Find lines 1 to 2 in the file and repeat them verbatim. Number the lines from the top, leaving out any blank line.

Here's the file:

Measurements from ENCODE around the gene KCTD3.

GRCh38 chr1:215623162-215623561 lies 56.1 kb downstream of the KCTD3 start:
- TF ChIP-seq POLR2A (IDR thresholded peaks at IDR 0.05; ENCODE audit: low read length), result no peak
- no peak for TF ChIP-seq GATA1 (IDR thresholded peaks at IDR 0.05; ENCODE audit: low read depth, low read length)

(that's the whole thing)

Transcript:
Measurements from ENCODE around the gene KCTD3.

GRCh38 chr1:215623162-215623561 lies 56.1 kb downstream of the KCTD3 start: